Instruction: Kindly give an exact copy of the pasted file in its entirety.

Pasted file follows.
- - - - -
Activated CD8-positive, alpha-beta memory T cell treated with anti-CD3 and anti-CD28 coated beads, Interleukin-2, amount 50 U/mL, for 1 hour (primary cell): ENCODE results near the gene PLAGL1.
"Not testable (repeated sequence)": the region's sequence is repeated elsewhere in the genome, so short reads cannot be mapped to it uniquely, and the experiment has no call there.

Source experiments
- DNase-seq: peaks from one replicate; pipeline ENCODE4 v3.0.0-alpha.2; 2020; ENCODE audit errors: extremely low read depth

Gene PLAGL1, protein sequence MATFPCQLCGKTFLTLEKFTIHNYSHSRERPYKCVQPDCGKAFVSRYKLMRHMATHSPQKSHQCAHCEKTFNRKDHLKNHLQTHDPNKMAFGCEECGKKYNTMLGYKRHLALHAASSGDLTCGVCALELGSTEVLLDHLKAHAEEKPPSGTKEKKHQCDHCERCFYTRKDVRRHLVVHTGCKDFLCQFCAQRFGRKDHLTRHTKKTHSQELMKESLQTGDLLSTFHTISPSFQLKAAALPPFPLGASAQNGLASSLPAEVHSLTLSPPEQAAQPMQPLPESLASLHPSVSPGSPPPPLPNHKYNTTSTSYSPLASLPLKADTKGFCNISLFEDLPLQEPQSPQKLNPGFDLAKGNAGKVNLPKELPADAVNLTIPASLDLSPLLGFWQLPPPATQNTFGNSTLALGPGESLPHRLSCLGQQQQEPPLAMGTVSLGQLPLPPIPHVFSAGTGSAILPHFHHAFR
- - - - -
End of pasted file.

Activated CD8-positive, alpha-beta memory T cell treated with anti-CD3 and anti-CD28 coated beads, Interleukin-2, amount 50 U/mL, for 1 hour (primary cell): ENCODE results near the gene PLAGL1.
"Not testable (repeated sequence)": the region's sequence is repeated elsewhere in the genome, so short reads cannot be mapped to it uniquely, and the experiment has no call there.

Source experiments
- DNase-seq: peaks from one replicate; pipeline ENCODE4 v3.0.0-alpha.2; 2020; ENCODE audit errors: extremely low read depth

Gene PLAGL1, protein sequence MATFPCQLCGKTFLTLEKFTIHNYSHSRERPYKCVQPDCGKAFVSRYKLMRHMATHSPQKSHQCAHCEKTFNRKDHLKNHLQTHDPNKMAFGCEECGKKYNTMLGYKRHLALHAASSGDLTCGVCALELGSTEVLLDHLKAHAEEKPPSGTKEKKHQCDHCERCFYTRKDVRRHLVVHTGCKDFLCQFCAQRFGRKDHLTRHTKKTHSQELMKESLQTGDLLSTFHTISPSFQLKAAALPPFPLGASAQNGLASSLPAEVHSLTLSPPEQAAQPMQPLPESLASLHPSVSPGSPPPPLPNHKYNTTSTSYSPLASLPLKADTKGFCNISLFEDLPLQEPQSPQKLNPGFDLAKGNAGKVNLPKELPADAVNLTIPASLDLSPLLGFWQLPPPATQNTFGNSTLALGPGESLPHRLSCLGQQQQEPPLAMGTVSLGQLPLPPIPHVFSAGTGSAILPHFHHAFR